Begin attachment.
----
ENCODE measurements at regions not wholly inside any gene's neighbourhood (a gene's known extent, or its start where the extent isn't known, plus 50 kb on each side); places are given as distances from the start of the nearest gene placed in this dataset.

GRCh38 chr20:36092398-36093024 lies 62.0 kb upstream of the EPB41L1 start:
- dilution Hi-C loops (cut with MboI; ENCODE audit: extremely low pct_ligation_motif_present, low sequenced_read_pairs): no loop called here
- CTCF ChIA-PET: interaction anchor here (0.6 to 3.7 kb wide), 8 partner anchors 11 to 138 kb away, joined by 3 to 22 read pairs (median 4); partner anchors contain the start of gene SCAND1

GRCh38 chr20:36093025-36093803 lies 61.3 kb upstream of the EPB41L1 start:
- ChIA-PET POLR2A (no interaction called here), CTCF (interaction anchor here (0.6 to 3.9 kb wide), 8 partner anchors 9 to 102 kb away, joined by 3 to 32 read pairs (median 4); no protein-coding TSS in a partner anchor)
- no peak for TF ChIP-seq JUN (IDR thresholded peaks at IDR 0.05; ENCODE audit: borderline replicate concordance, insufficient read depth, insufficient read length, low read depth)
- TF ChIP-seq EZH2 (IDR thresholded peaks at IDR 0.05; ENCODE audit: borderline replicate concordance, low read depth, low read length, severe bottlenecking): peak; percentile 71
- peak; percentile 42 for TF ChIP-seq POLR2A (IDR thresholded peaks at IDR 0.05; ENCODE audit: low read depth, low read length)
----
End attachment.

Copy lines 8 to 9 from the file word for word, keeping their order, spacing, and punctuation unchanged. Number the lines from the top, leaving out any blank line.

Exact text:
- TF ChIP-seq EZH2 (IDR thresholded peaks at IDR 0.05; ENCODE audit: borderline replicate concordance, low read depth, low read length, severe bottlenecking): peak; percentile 71
- peak; percentile 42 for TF ChIP-seq POLR2A (IDR thresholded peaks at IDR 0.05; ENCODE audit: low read depth, low read length)